Egypt opens the Rafah crossing point for three days on a humanitarian basis for the first time since the militant Hamas group ceded control of Gaza’s crossings to the West Bank-based PA.
Gaza’s border crossing into Egypt ran Saturday under the Palestinian Authority’s (PA) control for the first time in a decade, in a step forward for the Western-backed leadership’s resuming of its functions in the Gaza Strip.
Egypt opened the Rafah crossing point for three days on a humanitarian basis for the first time since the militant Hamas group ceded control of Gaza’s crossings with Israel and Egypt to the West Bank-based PA. In 2007, Hamas wrested control of Gaza by force after winning legislative elections a year earlier, provoking an Israeli-Egyptian blockade that severely restricted the movement of most of Gaza’s 2 million inhabitants.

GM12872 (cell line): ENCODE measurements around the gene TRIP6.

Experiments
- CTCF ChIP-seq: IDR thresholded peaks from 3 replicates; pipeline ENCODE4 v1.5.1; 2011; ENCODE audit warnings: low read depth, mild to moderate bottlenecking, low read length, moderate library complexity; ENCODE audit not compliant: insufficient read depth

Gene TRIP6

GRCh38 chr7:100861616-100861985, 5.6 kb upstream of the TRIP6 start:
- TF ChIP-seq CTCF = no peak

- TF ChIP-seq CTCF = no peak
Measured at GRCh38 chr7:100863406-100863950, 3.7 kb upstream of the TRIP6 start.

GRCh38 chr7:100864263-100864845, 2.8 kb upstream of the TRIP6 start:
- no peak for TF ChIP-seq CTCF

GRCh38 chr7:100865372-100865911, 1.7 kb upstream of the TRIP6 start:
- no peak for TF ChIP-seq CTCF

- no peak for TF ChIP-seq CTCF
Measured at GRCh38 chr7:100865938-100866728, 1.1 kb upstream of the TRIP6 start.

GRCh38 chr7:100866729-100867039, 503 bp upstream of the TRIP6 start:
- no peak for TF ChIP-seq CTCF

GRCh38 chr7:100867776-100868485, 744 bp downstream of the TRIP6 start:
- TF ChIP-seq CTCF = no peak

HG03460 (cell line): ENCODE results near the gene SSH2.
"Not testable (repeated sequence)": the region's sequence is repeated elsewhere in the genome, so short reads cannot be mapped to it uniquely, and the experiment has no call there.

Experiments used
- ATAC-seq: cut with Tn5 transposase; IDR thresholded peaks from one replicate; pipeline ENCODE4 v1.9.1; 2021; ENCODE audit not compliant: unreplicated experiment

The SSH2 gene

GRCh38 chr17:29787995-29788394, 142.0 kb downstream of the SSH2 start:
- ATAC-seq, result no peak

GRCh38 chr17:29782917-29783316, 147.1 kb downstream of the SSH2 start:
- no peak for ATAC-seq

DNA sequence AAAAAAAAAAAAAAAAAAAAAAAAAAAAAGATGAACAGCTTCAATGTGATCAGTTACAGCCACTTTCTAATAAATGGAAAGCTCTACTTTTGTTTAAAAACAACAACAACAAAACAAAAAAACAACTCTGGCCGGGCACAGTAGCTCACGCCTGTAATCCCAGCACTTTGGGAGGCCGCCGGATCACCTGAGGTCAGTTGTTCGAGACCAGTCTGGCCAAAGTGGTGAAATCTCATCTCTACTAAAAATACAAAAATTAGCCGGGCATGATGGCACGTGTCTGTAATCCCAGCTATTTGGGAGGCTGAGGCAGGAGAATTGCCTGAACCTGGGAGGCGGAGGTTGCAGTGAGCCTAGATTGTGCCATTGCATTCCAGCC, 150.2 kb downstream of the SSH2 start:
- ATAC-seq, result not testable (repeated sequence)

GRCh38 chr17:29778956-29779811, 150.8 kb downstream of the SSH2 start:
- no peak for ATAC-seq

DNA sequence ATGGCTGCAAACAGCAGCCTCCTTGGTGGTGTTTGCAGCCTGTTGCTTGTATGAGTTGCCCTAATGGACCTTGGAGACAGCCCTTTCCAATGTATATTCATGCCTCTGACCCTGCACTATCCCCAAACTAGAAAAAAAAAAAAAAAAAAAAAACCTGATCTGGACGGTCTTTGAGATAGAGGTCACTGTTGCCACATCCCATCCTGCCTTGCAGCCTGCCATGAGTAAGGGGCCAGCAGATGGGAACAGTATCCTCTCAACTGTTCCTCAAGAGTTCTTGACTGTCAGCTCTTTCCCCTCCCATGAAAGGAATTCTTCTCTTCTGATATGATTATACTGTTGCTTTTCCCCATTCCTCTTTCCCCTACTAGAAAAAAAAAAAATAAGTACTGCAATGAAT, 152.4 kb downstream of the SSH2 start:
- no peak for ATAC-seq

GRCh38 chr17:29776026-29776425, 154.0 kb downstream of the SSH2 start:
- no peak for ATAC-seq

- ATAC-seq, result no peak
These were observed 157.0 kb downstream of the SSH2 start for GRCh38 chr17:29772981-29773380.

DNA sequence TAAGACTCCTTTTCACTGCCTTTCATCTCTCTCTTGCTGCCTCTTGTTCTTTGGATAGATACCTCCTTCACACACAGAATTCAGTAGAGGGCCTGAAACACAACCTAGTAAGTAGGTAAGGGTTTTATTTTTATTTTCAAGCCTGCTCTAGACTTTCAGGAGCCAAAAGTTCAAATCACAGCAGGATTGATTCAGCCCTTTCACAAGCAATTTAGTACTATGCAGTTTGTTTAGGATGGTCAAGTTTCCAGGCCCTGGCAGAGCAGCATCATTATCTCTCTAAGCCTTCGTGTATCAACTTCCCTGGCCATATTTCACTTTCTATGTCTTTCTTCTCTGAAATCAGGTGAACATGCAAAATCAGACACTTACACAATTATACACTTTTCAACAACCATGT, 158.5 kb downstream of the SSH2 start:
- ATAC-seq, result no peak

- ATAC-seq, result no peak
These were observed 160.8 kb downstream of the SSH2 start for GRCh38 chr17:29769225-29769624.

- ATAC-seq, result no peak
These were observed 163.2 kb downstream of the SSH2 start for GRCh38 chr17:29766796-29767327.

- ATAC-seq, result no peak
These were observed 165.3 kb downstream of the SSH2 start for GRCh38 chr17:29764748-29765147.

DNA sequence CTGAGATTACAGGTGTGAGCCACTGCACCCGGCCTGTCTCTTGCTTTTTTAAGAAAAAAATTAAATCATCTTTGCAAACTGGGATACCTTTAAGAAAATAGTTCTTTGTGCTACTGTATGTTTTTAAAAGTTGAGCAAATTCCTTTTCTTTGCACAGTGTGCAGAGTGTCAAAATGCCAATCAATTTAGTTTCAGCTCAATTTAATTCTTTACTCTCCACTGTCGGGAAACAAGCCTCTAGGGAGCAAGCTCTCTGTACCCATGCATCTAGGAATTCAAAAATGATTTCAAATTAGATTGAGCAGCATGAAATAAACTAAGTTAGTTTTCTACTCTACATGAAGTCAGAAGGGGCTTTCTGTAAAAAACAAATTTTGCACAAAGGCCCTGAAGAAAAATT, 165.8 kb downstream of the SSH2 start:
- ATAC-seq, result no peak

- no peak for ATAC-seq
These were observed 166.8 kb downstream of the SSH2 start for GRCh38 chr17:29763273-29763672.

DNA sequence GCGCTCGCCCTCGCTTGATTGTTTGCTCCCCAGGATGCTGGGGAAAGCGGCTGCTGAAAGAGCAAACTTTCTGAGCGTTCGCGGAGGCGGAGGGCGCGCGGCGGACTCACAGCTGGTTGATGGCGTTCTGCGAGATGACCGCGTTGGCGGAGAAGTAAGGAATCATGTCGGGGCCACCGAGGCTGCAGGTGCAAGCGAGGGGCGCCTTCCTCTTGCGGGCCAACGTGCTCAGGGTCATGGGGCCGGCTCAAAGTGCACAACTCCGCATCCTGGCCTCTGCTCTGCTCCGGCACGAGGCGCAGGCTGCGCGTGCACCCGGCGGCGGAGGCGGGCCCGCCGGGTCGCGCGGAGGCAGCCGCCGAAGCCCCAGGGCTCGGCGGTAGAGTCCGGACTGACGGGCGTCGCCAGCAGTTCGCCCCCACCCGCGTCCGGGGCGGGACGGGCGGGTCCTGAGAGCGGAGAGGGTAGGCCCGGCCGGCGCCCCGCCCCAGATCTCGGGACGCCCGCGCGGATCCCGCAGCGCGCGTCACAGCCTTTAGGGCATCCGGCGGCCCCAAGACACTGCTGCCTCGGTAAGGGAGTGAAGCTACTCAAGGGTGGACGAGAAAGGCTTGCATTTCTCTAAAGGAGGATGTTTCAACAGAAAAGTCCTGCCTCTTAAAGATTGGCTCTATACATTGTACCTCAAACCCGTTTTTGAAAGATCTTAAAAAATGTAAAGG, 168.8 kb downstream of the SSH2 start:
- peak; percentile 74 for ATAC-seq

Hamas has wielded absolute power in Gaza since, driving its humanitarian conditions to near-total collapse. On Nov. 1, it withdrew from the crossings to implement the first step of an Egyptian-brokered deal to end the rift with Palestinian President Mahmoud Abbas’ Fatah party. Talks are to resume in Cairo this month to discuss the PA’s expansion of its rule in Gaza and broader national issues.
The three-day opening was aimed toward reducing the number of people stranded on both sides, nearly 80 days since Gaza’s prime crossing was last open. No agreement has been reached to run the crossing on a regular basis. The PA wants to reactivate a 2005 US-backed protocol stipulating that PA forces and EU monitors run the crossing. Hamas rejects the deal since it also gives Israel partial control via video cameras.
Hamas says 30,000 people have been waiting for a chance to travel. Thus far, Rafah has opened for people exiting Gaza only 17 days this year.
Rania Arada, 21, came to visit her family in Gaza a year ago when she was pregnant, hoping to stay for a month. Today, her daughter is eight months and has yet to see her Egyptian father. “Her father is very sad. I’m also sad that he was not by my side when I gave birth,” she said, waiting for a bus Saturday.
Another woman, 19-year-old Suhad Rizek, said she hoped she could get through to attend the Egyptian university she had enrolled in to study medicine. “School has started and I’m almost losing this term,” she said.